Director Richard LaGravenese, who also adapted the novel, lavishes the material with greater wit than its demographic demands, and the central love story feels warm-blooded—the air prickles between the leads.
    • 71 Metascore
    • 80 Alan Scherstuhl
    Despite its moral seriousness, the film's a crowd-pleaser, boasting tense set pieces, a raucous polyglot of voices and accents, beauty-in-poverty streetscapes, and two warm, brawling, big-hearted leads.
    • 70 Metascore
    • 80 Alan Scherstuhl
    The film is like his life: scabrous, upsetting, kind of moving, funny as hell, alive with hints of how we've become what we are.
    • 61 Metascore
    • 80 Alan Scherstuhl
    If you somehow manage to stay dry-eyed through the concert numbers, the end should set you bawling.
    • 67 Metascore
    • 80 Alan Scherstuhl
    The film is often beautiful and appealingly light. Every clear-eyed insight into why pushy people insist on pushing is matched by loose ensemble humor and lyric reveries.
    • 50 Metascore
    • 80 Alan Scherstuhl
    The funny stuff outweighs the cock-ups, and supporting performances from Stephen Merchant and Minnie Driver kick the movie toward something grander.
    • 42 Metascore
    • 80 Alan Scherstuhl
    The ending is a bit of an audience-pleasing cop-out, a retreat into formula after 80 minutes or so of upending it. But those upendings are memorable, the cast dishy fun, and Jerusha Hess and Shannon Hale's breeze of a script (based on Hale's novel) is smart about the allure of fictional romances.
    • 53 Metascore
    • 80 Alan Scherstuhl
    David M. Rosenthal's sturdy, nasty rural noir, based on Matthew F. Jones's novel, is so sharp and rusted through that, after taking it in, you'll likely need a tetanus shot.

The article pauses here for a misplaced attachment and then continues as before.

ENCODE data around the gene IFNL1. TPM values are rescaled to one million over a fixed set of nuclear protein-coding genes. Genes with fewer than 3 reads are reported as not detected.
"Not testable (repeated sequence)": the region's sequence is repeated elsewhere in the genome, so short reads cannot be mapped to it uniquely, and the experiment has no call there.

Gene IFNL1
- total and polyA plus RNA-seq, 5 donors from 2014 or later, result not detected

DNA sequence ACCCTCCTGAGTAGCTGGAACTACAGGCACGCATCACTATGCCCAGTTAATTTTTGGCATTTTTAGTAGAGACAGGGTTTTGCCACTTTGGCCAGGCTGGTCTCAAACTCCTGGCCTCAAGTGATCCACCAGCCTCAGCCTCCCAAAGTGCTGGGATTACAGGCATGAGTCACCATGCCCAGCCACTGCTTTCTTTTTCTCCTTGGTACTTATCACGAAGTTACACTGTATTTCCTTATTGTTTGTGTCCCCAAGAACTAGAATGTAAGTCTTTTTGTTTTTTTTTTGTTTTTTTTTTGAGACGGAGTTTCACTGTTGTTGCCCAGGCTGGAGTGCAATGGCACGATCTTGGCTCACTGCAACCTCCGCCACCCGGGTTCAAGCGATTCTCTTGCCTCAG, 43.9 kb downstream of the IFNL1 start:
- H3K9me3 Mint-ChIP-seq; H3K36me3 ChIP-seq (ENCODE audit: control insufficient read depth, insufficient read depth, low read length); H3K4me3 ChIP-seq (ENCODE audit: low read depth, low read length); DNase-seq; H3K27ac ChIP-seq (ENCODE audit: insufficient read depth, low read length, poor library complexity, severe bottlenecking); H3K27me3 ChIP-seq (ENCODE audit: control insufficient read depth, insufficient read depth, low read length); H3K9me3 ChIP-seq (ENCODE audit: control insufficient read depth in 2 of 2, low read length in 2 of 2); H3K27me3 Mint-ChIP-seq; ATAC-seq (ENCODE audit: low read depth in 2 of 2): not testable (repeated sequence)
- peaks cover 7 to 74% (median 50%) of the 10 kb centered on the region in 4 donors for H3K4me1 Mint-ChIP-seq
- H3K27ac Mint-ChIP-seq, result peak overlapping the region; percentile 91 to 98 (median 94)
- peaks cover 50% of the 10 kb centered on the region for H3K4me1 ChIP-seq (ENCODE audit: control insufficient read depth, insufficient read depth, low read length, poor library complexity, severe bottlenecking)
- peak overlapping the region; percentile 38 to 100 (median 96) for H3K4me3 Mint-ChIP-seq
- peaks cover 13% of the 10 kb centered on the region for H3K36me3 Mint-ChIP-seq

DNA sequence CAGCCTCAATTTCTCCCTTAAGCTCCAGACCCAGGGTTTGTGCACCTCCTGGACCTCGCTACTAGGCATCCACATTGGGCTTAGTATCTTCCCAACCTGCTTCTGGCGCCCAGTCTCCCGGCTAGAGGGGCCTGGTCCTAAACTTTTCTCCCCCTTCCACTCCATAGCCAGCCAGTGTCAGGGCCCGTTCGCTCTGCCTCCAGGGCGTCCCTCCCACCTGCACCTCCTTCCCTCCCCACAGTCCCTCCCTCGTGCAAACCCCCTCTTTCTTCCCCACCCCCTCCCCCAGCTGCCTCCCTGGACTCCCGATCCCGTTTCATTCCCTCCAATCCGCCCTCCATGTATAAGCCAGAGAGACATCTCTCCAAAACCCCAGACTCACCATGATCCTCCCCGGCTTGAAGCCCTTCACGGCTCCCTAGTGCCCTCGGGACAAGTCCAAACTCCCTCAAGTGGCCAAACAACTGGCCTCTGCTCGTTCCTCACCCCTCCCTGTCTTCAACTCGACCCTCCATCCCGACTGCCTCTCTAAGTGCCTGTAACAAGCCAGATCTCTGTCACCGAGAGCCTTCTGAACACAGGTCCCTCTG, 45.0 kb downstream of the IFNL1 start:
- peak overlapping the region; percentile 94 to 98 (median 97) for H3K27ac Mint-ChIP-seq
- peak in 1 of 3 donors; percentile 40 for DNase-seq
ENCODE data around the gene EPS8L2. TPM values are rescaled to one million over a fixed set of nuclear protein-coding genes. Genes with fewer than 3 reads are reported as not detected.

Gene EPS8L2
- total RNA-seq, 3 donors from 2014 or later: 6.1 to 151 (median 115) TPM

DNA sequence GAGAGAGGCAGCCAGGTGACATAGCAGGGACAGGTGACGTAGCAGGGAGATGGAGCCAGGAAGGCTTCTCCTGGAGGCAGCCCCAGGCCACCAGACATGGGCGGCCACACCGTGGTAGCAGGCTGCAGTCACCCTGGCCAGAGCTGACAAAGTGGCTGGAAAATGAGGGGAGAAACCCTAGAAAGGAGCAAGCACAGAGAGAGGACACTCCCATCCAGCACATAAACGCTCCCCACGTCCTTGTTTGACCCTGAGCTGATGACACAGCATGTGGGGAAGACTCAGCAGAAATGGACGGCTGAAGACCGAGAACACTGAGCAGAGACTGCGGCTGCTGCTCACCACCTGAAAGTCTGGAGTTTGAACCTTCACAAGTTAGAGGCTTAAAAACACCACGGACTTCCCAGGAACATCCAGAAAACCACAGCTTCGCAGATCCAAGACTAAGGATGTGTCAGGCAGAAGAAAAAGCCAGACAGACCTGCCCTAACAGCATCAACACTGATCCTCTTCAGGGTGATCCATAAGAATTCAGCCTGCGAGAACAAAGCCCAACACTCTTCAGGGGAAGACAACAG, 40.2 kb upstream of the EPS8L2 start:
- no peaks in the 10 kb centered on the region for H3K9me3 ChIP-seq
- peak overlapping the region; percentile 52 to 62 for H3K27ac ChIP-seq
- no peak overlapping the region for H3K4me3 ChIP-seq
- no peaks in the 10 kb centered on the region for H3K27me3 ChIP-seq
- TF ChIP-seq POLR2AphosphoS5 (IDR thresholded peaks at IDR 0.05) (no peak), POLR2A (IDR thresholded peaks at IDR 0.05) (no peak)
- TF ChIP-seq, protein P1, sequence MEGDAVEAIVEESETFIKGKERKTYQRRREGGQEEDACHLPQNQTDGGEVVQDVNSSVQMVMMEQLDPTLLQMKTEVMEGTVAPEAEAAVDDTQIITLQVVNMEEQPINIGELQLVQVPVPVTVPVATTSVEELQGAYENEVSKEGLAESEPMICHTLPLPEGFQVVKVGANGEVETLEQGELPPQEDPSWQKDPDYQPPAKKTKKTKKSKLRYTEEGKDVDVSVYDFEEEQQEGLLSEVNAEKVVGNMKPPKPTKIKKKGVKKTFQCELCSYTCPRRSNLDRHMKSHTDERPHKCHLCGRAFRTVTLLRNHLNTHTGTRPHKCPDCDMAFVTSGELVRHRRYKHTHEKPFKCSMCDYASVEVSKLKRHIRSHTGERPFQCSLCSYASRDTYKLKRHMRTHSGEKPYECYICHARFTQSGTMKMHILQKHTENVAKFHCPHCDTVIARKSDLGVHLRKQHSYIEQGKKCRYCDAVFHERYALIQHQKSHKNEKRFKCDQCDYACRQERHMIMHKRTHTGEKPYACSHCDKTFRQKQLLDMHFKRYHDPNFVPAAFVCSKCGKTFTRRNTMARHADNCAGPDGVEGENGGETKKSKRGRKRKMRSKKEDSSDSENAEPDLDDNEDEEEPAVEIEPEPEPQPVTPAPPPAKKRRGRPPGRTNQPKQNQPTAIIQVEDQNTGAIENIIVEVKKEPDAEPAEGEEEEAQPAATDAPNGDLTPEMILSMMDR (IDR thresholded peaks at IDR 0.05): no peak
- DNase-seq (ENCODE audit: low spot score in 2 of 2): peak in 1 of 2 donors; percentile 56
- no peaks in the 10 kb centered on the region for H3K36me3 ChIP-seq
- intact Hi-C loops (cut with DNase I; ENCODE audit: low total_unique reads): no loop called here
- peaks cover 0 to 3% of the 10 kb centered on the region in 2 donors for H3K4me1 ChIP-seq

• 64 Metascore
    • 80 Alan Scherstuhl
    Dark Touch, like much of the best horror, works the fears that connect to real life.
    • 75 Metascore
    • 80 Alan Scherstuhl
    Greg "Freddy" Camalier's engaging new doc Muscle Shoals stands as a winning tribute to the coastal Alabama studio, musicians, and engineers who laid down some of the greatest pop tracks of the late '60s and early '70s.
    • 69 Metascore
    • 80 Alan Scherstuhl
    The movie is involving, the romance affecting, the sex sound, and the catch-as-catch-can handheld camerawork smartly appropriate for the scenario.
    • 77 Metascore
    • 80 Alan Scherstuhl
    For the most part, the narrative here feels generational, representative, rather than invested in the specific incidents of specific lives.
    • 77 Metascore
    • 80 Alan Scherstuhl
    Kudos to the filmmakers for so adeptly laying out the history of American evangelicals' Ugandan mission, and for noting that HIV infection rates there have gone up since the abstinence-only education started.
    • 53 Metascore
    • 80 Alan Scherstuhl
    This is squirmy, hilarious fun.
    • 60 Metascore
    • 80 Alan Scherstuhl
    Newell's film doesn't supplant Lean's, of course. The yearning is more vague, the gloom less consummate. But it's the best since, rich in feeling and dark beauty, alive with the superior scenecraft, chatter, and imagination of the most beloved of novelists.
    • 66 Metascore
    • 80 Alan Scherstuhl
    Sure, all the studios offer anymore are big, dumb adventure spectacles, but that's not a knock against the achievement of this one, which at least parades wonders before us, not the least being the greatest dragon in the history of movies.
    • 55 Metascore
    • 80 Alan Scherstuhl
    The film stirs richer, truer feelings once it becomes a one-man show. This is due both to Heisserer's and Walker's skill — the tension is strong, the scenario elemental, and Walker's harried, urgent hero is compelling — but also the fact that the movies are really good at dudes doing things, especially when those things are scrappy, desperate, and heroic.